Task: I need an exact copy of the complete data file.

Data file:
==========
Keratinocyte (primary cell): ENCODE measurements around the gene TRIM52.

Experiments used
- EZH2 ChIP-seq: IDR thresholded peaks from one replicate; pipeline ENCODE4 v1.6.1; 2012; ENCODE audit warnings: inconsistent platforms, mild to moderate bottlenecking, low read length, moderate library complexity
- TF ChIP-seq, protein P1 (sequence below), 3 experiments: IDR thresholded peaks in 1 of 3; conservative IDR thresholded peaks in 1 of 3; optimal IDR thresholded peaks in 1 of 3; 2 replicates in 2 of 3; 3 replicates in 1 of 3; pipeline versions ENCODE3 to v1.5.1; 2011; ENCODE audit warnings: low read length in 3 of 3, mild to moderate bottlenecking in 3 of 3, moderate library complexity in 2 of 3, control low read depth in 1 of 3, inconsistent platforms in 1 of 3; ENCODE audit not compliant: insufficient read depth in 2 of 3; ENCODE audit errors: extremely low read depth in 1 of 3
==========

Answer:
Keratinocyte (primary cell): ENCODE measurements around the gene TRIM52.

Experiments used
- EZH2 ChIP-seq: IDR thresholded peaks from one replicate; pipeline ENCODE4 v1.6.1; 2012; ENCODE audit warnings: inconsistent platforms, mild to moderate bottlenecking, low read length, moderate library complexity
- TF ChIP-seq, protein P1 (sequence below), 3 experiments: IDR thresholded peaks in 1 of 3; conservative IDR thresholded peaks in 1 of 3; optimal IDR thresholded peaks in 1 of 3; 2 replicates in 2 of 3; 3 replicates in 1 of 3; pipeline versions ENCODE3 to v1.5.1; 2011; ENCODE audit warnings: low read length in 3 of 3, mild to moderate bottlenecking in 3 of 3, moderate library complexity in 2 of 3, control low read depth in 1 of 3, inconsistent platforms in 1 of 3; ENCODE audit not compliant: insufficient read depth in 2 of 3; ENCODE audit errors: extremely low read depth in 1 of 3